Trivia question: Who was that Latin-American musician in the gigolo fright wig who played atmospheric music as a backdrop to Judy Garland and James Mason's entanglements in "A Star Is Born"?
If your answer is Laurindo Almeida, you may see a lot of stunned faces at your party, but you'll also get the door prize, if not a gold star in your coloring book.
Almeida, who plays tonight only (with wife Dede) at the Vine St. Bar & Grill, is principally known as a stylish acoustic guitarist who has blended his Brazilian musical background with European classical and American pop to become, over a nearly 40-year career, one of the most distinctive popular musicians on the scene. (He recently recorded a tango album with Charlie Byrd, one of our premier acoustic jazz guitarists, and they make a match.)
The general notion of Almeida is that he somehow sneaked in on the heels of the bossa nova movement, but, in fact, he predated it with a 1952 jazz-samba album with Bud Shank predates Byrd and Stan Getz's "Desafinado" by 11 years. His music is gentle, but it carries with it one of the richest calling cards in contemporary music--the Brazilian temper.
A photo montage on the den wall of his Sherman Oaks house gives visitors a sense of the musical nerve ends he's brushed. Villa-Lobos, Castelnuevo-Tedesco, Joao Gilberto and the classical virtuoso John Williams. There are a couple of pictures of Segovia who has a special chair reserved for his visits to the Almeida household; and, prominently, a group portrait of Francisco Tarrega and a salon full of friends, where Tarrega brandishes his guitar to the interest of the others like Jonas Salk holding a vial of world-saving serum.
Almeida's parents figure in, too: the spiffied-up father in this daguerreotype looking confidently ready for a night on the town; the mother, in a modified Gibson hair style, a full-mouthed, delicate-boned, deep-eyed beauty more ravishing than any contemporary actress who comes to mind.
"He was a contractor; she was a classical pianist," Almeida said. "Eight of the 15 kids she had died. That was before the days of (Louis) Pasteur. I grew up in Santos, near Sao Paulo. When my father came home tired from work, he'd pick up the guitar just to relax. He didn't want me to learn because a local guitarist had been beaten up in a bar. For my sister Maria, it was OK though, so I just watched her when she took her lessons. My father died when I was 9. After that, I taught myself everything I know including Bach."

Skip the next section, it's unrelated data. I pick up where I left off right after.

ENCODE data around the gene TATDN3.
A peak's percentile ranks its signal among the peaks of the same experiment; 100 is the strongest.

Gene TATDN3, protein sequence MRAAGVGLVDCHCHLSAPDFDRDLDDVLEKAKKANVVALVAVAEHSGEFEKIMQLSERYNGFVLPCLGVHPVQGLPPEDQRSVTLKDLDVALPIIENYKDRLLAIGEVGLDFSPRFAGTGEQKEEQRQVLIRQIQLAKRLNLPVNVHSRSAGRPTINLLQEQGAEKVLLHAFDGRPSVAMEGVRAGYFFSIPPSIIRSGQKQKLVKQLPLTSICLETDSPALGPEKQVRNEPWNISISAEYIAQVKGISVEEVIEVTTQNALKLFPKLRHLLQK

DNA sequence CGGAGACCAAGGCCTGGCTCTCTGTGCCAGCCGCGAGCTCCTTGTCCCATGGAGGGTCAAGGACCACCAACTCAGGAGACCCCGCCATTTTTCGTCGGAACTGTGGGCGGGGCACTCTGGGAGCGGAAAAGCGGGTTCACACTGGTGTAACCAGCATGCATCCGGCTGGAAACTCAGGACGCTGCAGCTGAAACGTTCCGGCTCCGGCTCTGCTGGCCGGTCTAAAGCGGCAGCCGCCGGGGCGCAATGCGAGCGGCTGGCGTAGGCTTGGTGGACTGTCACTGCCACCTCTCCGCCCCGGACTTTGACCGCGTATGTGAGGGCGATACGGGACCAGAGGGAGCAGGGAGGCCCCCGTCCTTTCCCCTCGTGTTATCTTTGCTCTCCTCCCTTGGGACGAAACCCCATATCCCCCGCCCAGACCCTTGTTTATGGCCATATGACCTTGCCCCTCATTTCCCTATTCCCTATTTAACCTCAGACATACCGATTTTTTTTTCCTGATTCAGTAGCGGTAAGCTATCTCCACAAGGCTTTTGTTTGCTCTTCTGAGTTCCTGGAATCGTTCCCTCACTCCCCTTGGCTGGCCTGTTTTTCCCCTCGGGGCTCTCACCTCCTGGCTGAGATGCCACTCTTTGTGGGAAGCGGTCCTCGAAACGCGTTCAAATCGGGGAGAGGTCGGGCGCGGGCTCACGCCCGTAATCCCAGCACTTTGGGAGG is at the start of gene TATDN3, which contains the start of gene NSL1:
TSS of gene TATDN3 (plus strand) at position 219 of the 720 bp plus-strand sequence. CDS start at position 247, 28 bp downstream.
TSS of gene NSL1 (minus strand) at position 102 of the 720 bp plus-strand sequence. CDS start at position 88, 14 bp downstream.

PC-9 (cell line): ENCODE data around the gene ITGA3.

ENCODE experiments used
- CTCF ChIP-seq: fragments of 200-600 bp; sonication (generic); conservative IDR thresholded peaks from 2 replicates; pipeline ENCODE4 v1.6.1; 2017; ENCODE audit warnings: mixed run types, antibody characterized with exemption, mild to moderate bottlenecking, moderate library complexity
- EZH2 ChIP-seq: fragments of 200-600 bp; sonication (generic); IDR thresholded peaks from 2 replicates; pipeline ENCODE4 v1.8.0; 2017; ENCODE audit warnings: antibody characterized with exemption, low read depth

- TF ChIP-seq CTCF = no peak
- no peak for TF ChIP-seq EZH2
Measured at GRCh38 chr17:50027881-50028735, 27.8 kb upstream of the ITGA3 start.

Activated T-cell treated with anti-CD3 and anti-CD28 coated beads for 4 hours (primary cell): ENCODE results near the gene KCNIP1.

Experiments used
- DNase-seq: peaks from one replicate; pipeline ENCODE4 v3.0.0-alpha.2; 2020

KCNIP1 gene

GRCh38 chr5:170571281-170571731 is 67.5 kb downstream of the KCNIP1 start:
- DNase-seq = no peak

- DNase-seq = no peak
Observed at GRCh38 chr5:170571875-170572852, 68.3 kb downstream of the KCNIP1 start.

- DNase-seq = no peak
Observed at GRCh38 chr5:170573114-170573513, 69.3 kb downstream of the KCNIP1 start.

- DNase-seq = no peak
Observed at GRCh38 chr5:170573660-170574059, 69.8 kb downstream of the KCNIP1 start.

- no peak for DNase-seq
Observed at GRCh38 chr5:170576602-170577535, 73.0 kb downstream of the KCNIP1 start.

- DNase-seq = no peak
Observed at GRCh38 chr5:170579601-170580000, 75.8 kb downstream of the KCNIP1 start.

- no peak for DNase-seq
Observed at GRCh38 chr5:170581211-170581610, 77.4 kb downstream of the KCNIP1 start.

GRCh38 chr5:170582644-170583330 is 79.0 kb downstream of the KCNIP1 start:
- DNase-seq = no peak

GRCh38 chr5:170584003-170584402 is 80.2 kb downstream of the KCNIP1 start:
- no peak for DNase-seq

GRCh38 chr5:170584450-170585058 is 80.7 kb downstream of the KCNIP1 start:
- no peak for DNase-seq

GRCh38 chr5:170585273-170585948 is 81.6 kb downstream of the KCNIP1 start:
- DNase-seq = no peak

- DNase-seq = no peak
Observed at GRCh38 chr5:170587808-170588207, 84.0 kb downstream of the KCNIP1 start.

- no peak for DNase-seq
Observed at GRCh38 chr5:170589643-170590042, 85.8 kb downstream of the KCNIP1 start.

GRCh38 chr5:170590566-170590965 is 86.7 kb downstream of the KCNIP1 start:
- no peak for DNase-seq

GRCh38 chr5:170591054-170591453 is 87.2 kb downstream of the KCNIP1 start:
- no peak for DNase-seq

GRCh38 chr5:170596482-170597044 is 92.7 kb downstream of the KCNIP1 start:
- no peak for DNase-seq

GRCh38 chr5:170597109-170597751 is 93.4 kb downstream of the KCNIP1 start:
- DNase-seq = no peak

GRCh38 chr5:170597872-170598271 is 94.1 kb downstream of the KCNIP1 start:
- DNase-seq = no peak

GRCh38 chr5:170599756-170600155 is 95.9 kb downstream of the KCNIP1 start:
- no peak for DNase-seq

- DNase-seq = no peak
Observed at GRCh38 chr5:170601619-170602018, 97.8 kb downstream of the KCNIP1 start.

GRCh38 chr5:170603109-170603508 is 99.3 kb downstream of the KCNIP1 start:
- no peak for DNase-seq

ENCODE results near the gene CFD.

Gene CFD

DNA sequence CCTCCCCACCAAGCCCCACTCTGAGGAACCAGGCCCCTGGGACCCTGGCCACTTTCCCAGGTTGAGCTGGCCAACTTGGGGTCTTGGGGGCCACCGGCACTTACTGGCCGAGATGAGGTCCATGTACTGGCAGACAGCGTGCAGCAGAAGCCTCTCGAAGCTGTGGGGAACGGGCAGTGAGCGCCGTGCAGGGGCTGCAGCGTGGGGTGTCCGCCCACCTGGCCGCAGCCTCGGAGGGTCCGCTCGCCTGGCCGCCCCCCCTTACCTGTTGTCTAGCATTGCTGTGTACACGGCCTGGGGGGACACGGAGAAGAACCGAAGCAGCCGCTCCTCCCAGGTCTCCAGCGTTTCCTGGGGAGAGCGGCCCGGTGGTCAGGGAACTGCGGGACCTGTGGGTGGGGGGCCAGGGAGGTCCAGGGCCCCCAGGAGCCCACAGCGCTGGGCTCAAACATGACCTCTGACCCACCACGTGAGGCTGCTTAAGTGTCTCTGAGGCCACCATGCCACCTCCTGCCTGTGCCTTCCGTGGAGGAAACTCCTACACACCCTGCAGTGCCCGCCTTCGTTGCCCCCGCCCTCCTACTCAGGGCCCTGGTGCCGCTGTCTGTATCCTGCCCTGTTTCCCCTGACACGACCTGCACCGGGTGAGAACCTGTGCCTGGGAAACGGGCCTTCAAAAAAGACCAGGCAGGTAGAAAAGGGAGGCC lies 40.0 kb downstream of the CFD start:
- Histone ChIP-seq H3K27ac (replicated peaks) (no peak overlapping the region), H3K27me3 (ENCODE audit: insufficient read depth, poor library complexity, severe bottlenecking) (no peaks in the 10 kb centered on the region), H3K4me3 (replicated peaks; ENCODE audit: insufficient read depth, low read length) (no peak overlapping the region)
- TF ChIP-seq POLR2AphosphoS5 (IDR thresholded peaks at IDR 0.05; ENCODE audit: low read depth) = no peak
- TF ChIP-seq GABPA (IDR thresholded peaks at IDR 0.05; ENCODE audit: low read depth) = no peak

Almeida went to work for a Brazilian radio station, then travelled to Europe in the mid-'40s. His song "The White Clothes Village" was recorded by the Andrews Sisters as "Johnny Peddler" and became a hit, opening the doors for Almeida. Improbably, he joined the Stan Kenton orchestra, where he stayed until its breakup (learning his English by listening to radio newscasters).
He did a lot of studio work during the '50s, during which time he laid the base for what was to become one of our distinctive guitar personalities. He has made 100 albums and won five Grammys.
"There's nothing quite like Brazilian music," he said, as though he weren't one of its prominent practitioners. He speaks of music and what he's done with it as two different things, for example, mentioning a recent album with the unlikely combination of fusion guitarist Larry Coryell and classical guitarist Sharon Isbin not for what went on in it, but for the fact that it was made at all.
The cover photo of his "Chamber Jazz" album, where's he's pensively playing next to a fountain, sums him up best, as if to say, "With words you fumble, with music you flow."